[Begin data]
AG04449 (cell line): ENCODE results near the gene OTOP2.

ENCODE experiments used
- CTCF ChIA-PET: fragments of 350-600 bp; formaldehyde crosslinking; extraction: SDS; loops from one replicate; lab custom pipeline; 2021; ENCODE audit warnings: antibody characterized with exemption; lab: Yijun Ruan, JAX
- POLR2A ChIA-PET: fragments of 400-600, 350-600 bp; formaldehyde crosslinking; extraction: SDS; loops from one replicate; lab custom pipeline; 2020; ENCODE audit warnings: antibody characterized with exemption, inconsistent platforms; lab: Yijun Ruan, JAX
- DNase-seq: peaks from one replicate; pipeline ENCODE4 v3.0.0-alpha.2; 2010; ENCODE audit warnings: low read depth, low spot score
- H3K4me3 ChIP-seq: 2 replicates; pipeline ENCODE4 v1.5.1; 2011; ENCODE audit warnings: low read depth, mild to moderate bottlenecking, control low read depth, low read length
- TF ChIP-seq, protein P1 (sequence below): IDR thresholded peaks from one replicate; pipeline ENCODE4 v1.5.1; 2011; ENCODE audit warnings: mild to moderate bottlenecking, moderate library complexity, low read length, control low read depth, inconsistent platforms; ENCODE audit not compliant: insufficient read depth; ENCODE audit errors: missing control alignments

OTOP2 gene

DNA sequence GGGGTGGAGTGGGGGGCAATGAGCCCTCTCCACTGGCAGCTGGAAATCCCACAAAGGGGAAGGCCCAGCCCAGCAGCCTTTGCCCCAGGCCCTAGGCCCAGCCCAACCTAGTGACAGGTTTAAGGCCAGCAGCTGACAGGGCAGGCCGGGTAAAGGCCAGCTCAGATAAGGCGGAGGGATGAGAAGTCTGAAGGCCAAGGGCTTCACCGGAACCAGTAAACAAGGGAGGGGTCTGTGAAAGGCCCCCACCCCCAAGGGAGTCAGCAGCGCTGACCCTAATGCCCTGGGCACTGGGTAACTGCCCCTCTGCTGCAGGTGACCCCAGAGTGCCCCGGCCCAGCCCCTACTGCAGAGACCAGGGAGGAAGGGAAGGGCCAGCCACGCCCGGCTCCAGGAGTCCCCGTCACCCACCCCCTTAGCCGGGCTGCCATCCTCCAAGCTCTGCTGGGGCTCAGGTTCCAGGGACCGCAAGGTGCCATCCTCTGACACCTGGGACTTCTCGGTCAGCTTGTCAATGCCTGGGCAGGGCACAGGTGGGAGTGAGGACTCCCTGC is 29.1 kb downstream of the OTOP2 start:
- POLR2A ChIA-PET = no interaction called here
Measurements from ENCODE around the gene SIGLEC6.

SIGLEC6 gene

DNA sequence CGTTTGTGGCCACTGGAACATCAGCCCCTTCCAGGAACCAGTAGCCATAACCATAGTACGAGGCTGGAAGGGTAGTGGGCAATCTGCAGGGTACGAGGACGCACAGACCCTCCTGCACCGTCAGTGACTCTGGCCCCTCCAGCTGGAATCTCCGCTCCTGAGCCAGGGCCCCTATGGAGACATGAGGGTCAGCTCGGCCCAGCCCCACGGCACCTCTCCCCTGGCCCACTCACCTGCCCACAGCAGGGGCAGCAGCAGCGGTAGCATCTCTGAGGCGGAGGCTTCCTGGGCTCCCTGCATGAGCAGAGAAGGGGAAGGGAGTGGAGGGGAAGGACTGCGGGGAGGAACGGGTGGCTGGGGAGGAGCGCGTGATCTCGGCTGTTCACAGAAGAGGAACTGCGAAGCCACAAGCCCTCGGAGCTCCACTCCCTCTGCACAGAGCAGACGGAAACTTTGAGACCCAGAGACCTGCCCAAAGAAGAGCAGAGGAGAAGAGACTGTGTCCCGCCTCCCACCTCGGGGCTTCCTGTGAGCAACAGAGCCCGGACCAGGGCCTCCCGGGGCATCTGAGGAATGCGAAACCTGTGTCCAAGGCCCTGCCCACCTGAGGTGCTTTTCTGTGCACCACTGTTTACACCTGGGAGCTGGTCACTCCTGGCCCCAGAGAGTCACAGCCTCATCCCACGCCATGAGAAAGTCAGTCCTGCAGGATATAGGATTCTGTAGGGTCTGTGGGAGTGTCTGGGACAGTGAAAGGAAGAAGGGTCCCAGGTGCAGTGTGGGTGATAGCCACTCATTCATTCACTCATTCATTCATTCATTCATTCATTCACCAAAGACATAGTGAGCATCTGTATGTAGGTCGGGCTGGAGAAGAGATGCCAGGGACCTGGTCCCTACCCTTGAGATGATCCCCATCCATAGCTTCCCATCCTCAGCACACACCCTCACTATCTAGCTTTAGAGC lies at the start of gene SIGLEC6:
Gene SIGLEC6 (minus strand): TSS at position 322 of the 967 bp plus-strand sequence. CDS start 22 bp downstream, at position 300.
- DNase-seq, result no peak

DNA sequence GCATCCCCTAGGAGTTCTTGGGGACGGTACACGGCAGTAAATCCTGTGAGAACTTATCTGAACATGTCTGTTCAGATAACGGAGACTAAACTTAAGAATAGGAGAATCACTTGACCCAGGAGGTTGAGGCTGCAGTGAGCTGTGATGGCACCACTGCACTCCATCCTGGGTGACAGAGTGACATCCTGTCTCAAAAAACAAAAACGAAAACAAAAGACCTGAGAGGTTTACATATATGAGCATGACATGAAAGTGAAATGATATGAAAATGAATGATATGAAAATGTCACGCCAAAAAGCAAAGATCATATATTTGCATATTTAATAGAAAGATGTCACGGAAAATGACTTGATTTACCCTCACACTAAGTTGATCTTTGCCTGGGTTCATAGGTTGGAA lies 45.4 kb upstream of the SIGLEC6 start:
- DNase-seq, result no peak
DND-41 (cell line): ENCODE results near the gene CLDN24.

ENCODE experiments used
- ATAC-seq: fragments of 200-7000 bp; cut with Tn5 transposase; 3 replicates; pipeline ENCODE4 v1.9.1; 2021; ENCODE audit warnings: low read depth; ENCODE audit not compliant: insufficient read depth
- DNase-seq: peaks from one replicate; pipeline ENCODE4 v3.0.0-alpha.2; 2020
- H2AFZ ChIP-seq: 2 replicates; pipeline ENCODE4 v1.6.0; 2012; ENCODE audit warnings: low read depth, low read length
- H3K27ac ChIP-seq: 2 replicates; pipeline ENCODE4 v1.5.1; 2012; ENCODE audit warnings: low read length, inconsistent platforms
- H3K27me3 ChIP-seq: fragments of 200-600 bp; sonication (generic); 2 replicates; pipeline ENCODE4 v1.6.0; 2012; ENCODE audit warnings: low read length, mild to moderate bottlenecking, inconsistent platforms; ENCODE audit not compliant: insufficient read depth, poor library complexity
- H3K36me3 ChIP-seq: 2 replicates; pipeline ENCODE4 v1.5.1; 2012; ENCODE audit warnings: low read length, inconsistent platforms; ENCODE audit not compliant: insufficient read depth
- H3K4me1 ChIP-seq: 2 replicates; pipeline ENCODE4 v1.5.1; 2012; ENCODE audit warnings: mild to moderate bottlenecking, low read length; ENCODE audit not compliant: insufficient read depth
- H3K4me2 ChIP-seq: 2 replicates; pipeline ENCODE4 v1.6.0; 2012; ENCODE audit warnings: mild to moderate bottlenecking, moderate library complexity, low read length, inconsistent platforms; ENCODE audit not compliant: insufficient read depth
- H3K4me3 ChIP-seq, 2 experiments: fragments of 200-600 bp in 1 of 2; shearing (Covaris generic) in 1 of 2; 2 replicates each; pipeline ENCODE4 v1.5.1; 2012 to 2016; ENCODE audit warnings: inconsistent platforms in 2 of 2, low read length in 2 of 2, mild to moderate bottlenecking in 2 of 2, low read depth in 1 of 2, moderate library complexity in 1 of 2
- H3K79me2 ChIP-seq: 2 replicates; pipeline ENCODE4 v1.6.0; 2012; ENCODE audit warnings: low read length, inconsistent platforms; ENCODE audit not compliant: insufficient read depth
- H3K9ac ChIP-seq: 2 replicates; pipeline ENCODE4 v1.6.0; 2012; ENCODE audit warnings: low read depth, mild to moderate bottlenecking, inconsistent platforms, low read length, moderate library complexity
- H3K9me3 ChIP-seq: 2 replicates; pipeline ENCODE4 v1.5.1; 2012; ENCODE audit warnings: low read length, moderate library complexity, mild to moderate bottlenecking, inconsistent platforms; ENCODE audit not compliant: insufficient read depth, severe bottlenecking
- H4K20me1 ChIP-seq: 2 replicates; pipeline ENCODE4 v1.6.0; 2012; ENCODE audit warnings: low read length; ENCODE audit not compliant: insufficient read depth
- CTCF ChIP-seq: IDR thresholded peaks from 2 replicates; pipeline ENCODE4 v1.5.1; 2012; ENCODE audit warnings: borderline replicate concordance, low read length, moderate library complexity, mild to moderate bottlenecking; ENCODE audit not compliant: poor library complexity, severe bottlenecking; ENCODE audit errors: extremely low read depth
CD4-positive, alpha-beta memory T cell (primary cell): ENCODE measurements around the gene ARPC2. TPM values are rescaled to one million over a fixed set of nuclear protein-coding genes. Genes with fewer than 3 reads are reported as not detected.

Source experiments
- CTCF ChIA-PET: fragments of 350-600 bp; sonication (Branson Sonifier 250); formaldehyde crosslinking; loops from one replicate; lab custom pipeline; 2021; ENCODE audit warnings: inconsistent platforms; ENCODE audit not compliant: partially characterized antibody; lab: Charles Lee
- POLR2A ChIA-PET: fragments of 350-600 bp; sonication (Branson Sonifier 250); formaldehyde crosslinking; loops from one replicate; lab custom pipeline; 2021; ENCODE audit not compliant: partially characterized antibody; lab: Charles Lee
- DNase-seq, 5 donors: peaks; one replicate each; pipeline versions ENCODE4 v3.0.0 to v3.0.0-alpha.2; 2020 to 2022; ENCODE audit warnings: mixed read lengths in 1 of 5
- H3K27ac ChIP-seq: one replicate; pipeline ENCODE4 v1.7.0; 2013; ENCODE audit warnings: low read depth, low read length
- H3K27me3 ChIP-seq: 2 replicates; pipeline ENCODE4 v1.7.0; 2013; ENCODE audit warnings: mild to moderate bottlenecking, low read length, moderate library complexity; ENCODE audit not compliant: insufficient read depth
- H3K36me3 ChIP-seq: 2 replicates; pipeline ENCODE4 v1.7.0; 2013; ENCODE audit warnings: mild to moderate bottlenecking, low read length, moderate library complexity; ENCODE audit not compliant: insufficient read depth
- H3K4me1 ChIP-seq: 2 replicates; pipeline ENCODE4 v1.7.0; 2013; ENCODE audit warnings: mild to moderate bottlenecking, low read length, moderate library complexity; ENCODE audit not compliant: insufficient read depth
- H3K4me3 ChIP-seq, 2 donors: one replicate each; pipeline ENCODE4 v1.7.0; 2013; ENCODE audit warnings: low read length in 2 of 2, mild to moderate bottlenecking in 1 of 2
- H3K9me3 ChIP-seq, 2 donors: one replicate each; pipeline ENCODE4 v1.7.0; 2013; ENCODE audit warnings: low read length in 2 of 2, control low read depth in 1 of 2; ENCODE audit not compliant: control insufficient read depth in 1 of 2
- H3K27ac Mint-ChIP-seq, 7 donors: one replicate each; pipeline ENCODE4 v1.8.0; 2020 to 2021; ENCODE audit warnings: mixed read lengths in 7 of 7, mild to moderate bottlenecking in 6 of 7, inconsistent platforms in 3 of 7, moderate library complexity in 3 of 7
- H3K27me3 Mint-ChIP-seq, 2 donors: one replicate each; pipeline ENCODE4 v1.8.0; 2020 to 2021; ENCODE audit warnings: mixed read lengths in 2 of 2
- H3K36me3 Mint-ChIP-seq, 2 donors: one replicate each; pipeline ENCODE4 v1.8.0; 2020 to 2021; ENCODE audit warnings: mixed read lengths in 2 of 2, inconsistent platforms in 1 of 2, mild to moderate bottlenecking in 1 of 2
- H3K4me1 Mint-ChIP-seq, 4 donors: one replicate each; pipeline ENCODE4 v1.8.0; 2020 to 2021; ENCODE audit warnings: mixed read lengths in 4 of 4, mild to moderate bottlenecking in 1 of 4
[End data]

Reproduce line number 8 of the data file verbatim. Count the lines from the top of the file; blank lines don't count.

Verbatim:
OTOP2 gene